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Is it mandatory to have a drug test in NY for workers comp?

Is it mandatory to have a drug test in NY for workers comp?

Whether it is mandatory to have a drug test in a NY workers comp case will depend on the type of medications the injured worker is taking. The Non-Acute Pain Medical Treatment Guidelines determine when a doctor must prescribe drug testing. The frequency of drug testing also depends on whether an injured worker is a high risk individual. If an injured worker is taking opioid medications, such as morphine, fentanyl, or oxycodone, the Guidelines recommend periodic drug testing.

Importantly, the Medical Treatment Guidelines are recommendations, not rules. However, when it comes to drug testing in NY workers comp, the Board will typically adhere to the Guidelines. Doctors use drug testing as a method to control treatment risks. Most physicians and insurance carriers accept drug testing as mandatory when a worker is taking opioid medication. In a recent case, the Board Panel dealt with the issue of whether a urine toxicology test was consistent with the Non-Acute Pain Medical Treatment Guidelines.

Mandatory Drug Tests for Opioid Medications

In that case, the injured worker was taking Tramadol, a pain medication, as prescribed by her doctor. She suffered from injuries to her back and hips. The insurance carrier objected to a medical bill stemming from a urine drug test. Specifically, the carrier argued that the injured worker was undergoing urine drug testing more frequently than recommended under the Guidelines. It did not want to pay the bill.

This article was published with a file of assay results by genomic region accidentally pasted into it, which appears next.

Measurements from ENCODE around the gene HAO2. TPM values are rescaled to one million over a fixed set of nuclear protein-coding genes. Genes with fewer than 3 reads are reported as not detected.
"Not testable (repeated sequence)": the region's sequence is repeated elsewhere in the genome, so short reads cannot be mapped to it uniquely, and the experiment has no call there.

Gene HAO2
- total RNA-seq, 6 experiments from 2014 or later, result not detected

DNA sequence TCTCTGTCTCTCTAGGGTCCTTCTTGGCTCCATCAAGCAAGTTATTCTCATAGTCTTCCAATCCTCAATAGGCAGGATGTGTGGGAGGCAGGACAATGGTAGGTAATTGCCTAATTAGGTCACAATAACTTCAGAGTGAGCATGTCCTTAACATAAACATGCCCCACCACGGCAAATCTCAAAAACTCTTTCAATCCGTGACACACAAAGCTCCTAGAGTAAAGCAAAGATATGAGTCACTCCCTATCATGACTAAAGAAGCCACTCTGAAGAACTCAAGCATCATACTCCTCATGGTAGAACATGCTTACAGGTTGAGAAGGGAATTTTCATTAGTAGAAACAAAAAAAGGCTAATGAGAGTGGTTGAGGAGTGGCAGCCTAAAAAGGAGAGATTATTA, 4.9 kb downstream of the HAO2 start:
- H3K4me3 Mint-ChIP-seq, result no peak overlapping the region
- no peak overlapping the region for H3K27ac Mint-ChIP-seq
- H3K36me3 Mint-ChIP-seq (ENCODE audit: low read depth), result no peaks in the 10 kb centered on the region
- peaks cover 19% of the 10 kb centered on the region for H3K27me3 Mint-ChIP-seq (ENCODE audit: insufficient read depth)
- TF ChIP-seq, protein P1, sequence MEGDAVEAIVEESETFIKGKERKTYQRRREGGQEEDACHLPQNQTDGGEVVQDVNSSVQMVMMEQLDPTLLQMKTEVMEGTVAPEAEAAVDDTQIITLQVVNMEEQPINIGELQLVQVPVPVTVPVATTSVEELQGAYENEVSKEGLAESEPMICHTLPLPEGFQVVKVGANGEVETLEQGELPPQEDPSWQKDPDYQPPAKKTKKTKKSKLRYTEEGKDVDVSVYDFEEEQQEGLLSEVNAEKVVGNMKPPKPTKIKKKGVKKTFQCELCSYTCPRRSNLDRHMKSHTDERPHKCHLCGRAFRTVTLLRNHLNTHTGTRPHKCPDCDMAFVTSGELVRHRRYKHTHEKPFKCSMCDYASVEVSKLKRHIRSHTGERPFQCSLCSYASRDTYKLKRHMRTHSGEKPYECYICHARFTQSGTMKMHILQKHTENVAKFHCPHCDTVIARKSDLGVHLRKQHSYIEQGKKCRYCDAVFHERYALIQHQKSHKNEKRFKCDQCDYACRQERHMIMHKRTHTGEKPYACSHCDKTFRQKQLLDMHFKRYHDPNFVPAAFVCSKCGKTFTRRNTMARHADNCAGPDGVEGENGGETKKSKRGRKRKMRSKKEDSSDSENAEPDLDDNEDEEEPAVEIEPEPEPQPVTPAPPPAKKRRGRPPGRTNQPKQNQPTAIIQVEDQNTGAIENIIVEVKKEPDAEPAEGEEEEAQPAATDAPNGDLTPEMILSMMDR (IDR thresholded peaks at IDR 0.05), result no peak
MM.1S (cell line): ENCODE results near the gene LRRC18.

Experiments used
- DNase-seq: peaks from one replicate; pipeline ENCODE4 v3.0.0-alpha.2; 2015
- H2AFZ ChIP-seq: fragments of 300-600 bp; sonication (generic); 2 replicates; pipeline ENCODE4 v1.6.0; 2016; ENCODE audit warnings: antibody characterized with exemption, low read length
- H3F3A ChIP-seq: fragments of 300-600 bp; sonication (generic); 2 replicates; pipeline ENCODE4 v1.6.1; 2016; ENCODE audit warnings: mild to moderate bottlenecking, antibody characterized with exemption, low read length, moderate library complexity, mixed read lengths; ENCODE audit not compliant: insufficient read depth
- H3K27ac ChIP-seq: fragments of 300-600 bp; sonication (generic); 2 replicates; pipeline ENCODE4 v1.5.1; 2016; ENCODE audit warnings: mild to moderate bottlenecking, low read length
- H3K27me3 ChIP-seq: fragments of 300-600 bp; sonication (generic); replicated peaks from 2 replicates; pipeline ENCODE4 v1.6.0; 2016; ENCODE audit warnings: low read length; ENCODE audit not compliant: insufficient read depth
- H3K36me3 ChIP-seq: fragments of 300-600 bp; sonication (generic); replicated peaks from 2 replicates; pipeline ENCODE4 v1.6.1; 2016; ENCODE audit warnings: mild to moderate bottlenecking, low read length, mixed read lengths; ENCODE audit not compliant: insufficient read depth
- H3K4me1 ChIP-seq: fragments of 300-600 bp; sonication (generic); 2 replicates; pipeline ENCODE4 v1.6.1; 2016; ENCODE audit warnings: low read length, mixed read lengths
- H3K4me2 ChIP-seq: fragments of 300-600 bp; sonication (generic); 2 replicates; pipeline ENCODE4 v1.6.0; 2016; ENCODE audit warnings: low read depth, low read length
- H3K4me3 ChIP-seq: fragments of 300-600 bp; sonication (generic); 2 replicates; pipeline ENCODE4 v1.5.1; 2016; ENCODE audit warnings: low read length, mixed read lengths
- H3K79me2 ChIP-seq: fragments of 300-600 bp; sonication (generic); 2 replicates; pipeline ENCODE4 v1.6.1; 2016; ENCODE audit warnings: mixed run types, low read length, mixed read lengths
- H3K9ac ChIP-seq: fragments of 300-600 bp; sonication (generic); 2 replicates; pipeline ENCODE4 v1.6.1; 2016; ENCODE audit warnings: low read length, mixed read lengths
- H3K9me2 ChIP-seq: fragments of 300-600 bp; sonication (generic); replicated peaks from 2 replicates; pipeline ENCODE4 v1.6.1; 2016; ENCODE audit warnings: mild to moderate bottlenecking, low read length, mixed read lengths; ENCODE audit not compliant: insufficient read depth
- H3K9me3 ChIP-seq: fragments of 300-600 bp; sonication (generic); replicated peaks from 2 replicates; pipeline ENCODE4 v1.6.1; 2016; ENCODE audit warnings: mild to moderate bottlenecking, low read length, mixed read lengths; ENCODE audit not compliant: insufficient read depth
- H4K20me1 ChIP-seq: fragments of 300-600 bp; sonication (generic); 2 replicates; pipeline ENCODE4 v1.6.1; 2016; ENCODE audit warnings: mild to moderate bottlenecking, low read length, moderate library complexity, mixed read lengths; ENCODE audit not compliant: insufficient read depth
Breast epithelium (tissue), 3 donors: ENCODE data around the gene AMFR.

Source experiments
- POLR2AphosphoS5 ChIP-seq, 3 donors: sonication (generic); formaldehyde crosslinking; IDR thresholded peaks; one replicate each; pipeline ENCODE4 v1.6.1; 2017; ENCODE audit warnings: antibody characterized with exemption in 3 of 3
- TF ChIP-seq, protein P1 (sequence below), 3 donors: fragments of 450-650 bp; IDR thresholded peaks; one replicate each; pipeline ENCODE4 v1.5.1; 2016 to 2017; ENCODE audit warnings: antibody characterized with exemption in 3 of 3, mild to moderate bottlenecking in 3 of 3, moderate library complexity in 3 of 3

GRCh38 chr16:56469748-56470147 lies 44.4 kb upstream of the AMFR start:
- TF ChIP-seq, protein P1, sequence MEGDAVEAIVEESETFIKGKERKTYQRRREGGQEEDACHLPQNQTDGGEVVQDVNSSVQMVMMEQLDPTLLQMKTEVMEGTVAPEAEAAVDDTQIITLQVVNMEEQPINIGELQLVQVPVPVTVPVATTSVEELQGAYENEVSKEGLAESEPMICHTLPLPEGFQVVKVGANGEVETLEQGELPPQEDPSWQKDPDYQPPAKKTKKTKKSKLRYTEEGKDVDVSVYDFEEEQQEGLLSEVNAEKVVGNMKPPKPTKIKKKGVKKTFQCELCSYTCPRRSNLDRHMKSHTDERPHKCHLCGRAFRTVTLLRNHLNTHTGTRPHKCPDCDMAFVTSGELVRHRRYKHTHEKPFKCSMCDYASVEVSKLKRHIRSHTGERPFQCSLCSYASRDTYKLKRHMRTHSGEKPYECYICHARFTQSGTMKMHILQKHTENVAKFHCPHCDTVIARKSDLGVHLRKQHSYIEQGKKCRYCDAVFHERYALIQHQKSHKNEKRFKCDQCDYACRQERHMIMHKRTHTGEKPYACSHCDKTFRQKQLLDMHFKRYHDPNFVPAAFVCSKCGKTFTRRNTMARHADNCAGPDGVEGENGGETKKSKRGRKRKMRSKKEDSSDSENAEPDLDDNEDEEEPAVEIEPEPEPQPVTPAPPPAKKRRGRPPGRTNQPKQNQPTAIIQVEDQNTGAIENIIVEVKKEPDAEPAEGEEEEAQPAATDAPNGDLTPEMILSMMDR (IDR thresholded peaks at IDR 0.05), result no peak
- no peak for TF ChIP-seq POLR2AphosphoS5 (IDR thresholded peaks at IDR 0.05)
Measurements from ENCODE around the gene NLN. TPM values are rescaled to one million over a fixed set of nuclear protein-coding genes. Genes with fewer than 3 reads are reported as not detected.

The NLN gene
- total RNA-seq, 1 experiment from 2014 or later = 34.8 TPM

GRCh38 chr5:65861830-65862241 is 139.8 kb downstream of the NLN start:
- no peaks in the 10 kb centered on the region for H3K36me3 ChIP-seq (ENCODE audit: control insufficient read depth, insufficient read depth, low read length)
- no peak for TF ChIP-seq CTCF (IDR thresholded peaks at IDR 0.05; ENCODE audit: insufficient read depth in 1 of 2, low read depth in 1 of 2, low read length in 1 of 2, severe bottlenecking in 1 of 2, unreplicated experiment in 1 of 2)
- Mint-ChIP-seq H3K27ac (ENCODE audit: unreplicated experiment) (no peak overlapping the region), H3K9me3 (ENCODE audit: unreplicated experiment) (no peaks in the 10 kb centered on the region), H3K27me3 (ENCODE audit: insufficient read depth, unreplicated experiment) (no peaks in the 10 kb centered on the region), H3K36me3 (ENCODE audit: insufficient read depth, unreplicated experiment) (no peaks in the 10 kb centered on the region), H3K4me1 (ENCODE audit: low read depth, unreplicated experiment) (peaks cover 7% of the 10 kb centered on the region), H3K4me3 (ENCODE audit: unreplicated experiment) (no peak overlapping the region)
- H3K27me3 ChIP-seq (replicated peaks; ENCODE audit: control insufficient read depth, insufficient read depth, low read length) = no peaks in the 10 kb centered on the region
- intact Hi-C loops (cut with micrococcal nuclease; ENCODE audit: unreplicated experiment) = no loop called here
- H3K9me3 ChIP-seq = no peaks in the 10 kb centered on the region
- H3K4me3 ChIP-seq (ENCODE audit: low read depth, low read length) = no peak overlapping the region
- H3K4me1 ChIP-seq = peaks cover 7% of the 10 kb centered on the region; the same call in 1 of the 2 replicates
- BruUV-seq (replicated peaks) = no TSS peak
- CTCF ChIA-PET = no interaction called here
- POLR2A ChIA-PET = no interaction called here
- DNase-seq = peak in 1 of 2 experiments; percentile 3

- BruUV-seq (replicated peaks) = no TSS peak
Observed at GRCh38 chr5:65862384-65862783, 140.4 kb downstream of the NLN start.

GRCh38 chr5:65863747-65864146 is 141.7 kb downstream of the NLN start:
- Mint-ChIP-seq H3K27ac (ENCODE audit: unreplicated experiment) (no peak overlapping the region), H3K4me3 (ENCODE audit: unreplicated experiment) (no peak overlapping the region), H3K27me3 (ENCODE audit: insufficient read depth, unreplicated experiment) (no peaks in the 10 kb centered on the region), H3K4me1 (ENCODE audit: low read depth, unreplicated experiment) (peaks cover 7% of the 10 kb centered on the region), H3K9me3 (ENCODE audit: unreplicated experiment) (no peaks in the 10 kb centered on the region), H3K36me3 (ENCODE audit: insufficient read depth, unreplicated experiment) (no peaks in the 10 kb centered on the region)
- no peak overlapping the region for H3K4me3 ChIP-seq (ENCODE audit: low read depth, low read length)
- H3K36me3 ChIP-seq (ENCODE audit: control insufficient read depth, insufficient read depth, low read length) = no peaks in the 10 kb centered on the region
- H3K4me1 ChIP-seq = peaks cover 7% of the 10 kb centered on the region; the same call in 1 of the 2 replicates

The claimant argued that she was a high risk individual for opioid abuse. A high risk person requires more frequent drug testing under the Guidelines. Thus, the injured worker argued that the carrier must pay the bill for mandatory drug testing.

Do the Non-Acute Pain Medical Treatment Guidelines Include Mandatory Drug Testing in NY Workers Comp?

In its decision, the Board Panel explained the purpose of drug testing. Doctors prescribe drug testing to identify abuse, aberrant behavior, and to verify a claimant’s compliance with treatment. It also allows a physician to properly manage opioid therapy. The Guidelines recommend random urine drug testing to monitor compliance. Drug testing also identifies other substances that can impact treatment decisions.

The Board Panel pointed out that under the Guidelines, low risk claimants should undergo urine drug testing once per year. Although only recommended, this standard for drug testing is so accepted that it is virtually mandatory. Failure to adhere to drug testing protocols can lead to discontinuation/denial of opioid medications. The Guidelines also recommend that doctors drug test high risk patients three to four times per year.

The Board Panel further noted that the mere lack of proof of aberrant behavior or non-compliance with a medication regimen does not establish that a worker is low risk. Nor does medical documentation stating that the worker is high risk, without other explanation, justify further testing. The Board Panel held that a doctor instead must conduct a full risk assessment to establish a person as high risk. It returned the case to the trial calendar for development of the record on whether the claimant was a high risk individual.

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